NWU hosts virtual Africa Day lecture

Belinda Bantham -- Tue, 06/02/2020 - 00:25

NWU hosts virtual Africa Day lecture

On 29 May 2020 the North-West University (NWU) hosted the first of its kind virtual Africa Day commemoration lecture.

This virtual event aimed to celebrate the African Union’s (AU) successes in its fight against colonialism and apartheid while reflecting on the challenges that Africa continues to face.

The theme for this year’s lecture was “Silencing the Guns: Creating Conducive Conditions for Africa's Development and Intensifying the Fight against the Covid-19 Pandemic”.

Dr Aunkh Chabalala, director for indigenous knowledge-based technology innovation at the Department for Science and Innovation (DST), was the first keynote speaker. He spoke about the topic, “African Traditional Medicine and Covid-19: Insights, Experiences, Challenges and Prospects”.

Dr Chabalala shared a brief journey into the history of the African medicine knowledge system as a contextual framework into the current work of the DST and beyond. He also gave a sneak preview of the work of the department with regard to indigenous knowledge-based technology innovation.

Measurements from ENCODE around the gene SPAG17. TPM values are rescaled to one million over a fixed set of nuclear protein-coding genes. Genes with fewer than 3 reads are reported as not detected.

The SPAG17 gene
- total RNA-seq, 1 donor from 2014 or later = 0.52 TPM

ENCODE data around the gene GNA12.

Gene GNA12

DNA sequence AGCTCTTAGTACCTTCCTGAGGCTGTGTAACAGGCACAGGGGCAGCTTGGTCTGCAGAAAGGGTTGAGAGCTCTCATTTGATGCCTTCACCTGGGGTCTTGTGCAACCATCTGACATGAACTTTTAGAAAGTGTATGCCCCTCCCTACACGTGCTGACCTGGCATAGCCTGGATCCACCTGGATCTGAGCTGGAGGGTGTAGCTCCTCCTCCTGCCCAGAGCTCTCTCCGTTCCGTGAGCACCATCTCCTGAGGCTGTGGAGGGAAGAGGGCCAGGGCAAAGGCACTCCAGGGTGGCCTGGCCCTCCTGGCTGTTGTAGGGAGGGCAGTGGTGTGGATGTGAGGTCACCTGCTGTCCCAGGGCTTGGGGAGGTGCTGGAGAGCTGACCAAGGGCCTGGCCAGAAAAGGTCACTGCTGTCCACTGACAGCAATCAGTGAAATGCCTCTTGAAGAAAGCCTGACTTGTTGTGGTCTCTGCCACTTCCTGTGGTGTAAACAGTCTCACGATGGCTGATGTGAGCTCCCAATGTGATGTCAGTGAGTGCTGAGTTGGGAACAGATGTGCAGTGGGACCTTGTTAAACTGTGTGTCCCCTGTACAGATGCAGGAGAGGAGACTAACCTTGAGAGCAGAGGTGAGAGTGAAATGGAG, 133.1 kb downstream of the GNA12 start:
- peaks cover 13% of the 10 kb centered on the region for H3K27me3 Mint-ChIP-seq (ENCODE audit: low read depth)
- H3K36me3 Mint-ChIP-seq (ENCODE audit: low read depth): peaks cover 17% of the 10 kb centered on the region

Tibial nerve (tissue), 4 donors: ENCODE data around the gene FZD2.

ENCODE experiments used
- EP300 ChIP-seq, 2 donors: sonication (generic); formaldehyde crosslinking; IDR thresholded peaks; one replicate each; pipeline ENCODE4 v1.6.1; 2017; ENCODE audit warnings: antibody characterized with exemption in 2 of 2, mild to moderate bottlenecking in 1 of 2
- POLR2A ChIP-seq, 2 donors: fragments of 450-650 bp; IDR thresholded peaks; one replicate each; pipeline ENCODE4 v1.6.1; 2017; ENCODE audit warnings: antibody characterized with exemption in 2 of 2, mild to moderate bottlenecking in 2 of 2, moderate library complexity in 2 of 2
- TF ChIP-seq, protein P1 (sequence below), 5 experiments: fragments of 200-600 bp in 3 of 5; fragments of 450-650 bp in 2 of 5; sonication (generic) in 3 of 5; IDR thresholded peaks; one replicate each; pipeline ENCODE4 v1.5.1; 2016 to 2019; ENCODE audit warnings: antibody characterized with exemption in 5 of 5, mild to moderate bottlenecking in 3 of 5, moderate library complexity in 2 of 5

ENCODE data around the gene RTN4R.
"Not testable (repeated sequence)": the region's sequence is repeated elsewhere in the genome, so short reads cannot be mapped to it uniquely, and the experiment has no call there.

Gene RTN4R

“From the Indigenous Knowledge Systems perspective the DST’s work on Covid-19 focusses on health/food supplements, immune modulators and anti-corona therapeutics,” said Dr Chabalala.

Dr Chabalala also set a challenge to the higher Education sector in South Africa to consider developing medical degrees in African medicines for clinical applications, following in the footsteps of Asian countries.

The second keynote speaker was NWU alumnus Dr Thabo Ditsele, a senior lecturer in sociolinguistics at the Tshwane University of Technology. Dr Ditsele gave a presentation on the founding members of the AU and how they laid the foundation for future generations to advance the collective African Unity project through the use of language.

 “Africa can unite and fully achieve a better life for her people by effectively developing and using her linguistic heritage.

“However, this must start with Africans believing in themselves and in the uncapped potential of their languages,” said Dr Ditsele.

NWU vice-chancellor Prof Dan Kgwadi, who also took part in the live-streamed event, said we must always think of Africa from the communal point of view.

“During the olden days Africa was characterised by Ubuntu, which is an embodiment of good values and morals.

“We as the NWU embraces the concept of unity through diversity,” concluded Prof Kgwadi.

Dr Aunkh Chabalala

Dr Thabo Ditsele